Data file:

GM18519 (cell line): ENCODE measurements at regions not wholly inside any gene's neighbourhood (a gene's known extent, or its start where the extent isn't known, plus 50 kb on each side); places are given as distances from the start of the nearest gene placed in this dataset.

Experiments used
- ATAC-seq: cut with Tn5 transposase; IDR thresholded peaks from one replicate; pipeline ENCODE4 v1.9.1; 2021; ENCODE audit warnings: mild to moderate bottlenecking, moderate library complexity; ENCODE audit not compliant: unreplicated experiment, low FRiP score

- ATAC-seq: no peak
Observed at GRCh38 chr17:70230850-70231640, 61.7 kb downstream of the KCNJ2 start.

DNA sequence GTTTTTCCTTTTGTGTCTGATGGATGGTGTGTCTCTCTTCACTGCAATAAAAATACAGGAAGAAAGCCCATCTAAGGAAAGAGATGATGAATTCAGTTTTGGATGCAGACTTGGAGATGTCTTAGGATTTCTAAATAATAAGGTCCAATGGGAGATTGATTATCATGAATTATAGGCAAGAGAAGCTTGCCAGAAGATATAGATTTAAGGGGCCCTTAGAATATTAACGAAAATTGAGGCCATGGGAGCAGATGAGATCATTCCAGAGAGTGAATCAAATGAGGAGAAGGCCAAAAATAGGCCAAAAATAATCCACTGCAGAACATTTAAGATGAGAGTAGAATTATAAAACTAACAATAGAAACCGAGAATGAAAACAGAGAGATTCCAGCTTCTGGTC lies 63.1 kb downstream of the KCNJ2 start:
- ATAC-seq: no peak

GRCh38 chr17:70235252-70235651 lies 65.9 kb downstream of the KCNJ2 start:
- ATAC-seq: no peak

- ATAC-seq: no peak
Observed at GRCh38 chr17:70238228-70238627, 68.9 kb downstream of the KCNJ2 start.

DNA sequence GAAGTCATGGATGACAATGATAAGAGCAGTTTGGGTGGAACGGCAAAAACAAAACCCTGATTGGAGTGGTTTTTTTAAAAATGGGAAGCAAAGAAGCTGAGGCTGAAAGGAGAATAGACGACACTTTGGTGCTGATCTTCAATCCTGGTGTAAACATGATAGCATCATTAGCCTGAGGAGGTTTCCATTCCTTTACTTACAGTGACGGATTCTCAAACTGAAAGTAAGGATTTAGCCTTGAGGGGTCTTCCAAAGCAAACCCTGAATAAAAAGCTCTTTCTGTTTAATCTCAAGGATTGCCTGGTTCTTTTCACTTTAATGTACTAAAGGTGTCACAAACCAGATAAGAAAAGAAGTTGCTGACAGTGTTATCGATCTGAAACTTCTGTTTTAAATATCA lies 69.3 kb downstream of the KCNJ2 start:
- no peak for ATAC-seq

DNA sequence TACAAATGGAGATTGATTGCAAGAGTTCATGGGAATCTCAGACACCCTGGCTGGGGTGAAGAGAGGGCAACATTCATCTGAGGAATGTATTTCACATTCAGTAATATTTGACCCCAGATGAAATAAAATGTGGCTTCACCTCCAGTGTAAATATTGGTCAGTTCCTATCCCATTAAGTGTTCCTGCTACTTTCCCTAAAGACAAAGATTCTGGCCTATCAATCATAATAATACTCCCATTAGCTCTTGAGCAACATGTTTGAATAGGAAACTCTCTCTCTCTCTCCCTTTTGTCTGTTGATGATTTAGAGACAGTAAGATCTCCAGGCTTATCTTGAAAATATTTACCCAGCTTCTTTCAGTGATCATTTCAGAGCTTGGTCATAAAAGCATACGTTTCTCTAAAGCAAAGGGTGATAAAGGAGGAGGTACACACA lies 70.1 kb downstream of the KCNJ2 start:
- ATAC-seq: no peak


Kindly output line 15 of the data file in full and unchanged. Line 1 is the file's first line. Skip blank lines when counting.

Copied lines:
- ATAC-seq: no peak